I am in Basra for the fourth time, this time to support local activists and to facilitate a series of seminar in four different Iraqi provinces to raise awareness about water issues in Iraq. The seminars are part of an advocacy campaign against the construction of construction of a mega dam project in the stretches of the Tigris River in Turkey; Ilisu Dam. Interestingly, Basra is the only Iraqi province where the two rivers, the Tigris and the Euphrates flow. They meet in Qurna, where they form the Shatt al Arab before entering to the Gulf. Basra is also the most affected by upstream dam projects in terms of quantity and quality of water.
One of the main topics of discussion in Basra is electricity. Almost like an obsession, everyone talks about electricity. Are we on the national grid, “watani” or on the generator, “mualid”? What we simply call electricity is divided into 2 parallel systems: national electricity running for 2 hours and a system of private generators that run 4-6 hours. There is electricity for 6 hours a day, or less and the rest of the time the electricity is supplied privately, for those who can afford it. This is particularly critical in the summer, when the temperature is unbearable (130 degrees Fahrenheit). The obsession is for a reason! This problem has affected the lives of Iraqis for the past 10 years. They have to pay vast amounts of money to buy amperes from the private generators.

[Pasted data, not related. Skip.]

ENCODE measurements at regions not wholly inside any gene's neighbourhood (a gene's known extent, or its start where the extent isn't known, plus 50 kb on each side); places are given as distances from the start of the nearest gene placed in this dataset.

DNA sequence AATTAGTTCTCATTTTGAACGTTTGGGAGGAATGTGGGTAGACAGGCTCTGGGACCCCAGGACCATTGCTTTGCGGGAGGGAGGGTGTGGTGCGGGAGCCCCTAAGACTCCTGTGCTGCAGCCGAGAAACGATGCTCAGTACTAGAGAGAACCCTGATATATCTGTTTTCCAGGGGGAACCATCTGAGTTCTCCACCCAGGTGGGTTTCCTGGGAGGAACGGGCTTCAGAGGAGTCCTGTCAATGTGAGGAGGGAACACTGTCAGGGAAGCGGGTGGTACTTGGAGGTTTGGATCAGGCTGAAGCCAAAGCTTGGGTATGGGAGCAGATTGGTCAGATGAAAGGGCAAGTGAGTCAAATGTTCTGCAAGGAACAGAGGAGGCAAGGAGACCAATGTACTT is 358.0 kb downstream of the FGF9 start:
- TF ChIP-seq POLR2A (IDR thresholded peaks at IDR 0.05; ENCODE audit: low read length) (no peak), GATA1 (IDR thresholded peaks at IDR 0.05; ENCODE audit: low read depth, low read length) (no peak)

|Some pictures from my trip to Basra|